Pietro Vesconte was a fourteenth-century mapmaker best known for his pioneering portolan charts. Born in Genoa, he performed the bulk of his work in Venice between 1310 and 1330.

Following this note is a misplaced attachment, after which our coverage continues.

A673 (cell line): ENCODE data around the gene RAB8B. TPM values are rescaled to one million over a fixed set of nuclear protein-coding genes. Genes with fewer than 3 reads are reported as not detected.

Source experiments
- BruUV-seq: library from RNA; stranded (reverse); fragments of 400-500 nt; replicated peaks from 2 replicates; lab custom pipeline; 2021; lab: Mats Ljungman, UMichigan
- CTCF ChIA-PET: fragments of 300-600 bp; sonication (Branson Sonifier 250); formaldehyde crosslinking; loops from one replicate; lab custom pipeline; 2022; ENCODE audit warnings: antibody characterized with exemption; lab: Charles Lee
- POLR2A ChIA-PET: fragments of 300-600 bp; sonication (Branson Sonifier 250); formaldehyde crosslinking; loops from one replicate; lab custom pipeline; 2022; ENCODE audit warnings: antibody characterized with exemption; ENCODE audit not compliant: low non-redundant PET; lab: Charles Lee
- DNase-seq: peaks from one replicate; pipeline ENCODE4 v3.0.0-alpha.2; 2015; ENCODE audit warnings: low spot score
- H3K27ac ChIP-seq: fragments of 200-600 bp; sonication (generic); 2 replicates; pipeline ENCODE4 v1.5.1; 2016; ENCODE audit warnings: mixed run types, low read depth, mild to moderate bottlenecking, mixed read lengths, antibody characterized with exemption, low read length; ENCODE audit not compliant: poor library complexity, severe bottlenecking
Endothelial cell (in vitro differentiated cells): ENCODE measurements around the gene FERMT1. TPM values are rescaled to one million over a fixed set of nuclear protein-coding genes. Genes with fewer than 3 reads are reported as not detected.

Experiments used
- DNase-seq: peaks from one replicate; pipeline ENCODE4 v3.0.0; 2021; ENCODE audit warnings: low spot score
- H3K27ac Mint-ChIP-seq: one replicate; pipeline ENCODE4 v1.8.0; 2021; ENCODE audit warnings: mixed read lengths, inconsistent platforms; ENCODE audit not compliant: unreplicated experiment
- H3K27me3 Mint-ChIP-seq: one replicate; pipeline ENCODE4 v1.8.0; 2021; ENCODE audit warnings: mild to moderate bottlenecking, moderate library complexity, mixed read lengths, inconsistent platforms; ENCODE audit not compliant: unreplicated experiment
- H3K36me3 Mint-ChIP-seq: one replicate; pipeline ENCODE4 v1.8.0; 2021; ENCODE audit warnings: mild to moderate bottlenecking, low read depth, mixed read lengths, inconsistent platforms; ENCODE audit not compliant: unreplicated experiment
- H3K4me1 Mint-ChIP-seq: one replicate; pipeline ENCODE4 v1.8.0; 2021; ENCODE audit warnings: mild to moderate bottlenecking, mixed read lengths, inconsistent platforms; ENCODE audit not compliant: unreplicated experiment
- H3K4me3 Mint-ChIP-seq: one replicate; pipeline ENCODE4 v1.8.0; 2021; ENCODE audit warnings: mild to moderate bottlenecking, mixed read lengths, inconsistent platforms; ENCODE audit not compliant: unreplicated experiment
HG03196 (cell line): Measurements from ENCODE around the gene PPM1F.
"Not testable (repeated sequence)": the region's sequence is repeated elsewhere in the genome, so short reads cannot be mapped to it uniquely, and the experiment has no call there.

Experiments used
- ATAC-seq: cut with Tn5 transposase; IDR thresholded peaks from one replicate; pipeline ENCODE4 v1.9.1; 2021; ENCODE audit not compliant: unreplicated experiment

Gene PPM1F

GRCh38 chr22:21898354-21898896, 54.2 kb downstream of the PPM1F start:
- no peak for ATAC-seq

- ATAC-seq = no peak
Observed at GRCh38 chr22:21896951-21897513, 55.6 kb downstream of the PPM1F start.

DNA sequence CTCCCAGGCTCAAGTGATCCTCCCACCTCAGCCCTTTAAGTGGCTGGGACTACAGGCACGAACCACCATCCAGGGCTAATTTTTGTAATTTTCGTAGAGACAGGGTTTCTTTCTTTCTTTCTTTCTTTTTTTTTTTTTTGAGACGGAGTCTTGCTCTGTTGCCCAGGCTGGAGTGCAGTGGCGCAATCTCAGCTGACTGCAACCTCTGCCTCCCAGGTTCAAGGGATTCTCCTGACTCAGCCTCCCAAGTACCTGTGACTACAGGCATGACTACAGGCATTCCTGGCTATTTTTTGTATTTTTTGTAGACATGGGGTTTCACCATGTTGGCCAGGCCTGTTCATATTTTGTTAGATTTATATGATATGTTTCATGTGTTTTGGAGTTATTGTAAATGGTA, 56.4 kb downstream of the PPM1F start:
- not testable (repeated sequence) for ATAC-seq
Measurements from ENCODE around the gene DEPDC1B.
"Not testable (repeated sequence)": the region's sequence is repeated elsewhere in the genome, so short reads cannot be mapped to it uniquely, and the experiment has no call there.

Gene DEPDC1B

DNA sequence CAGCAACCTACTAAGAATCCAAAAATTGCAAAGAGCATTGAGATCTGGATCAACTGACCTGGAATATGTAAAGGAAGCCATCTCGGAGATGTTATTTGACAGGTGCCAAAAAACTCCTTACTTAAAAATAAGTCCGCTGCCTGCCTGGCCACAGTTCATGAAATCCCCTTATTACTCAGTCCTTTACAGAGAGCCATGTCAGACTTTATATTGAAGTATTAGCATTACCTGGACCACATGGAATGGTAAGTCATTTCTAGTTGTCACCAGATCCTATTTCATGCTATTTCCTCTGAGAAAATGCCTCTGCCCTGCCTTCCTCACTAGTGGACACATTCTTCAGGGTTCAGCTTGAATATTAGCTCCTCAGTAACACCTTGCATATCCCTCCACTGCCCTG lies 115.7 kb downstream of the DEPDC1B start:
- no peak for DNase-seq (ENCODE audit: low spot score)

While portolan charts are known to have existed since at least the thirteenth century, Vesconte significantly improved on the form and produced highly-accurate charts of the Mediterranean, the Black Sea, and Northern Europe. His 1311 chart of the eastern Mediterranean is the oldest signed and dated nautical chart. He also made at least four signed atlases. One of these, a 1318 atlas, includes an image of a chartmaker at work which is likely Vesconte. The cartographer also made several maps, including a distinctive mappa mundi included in Marino Sanuto’s Liber secretorum fidelium crucis.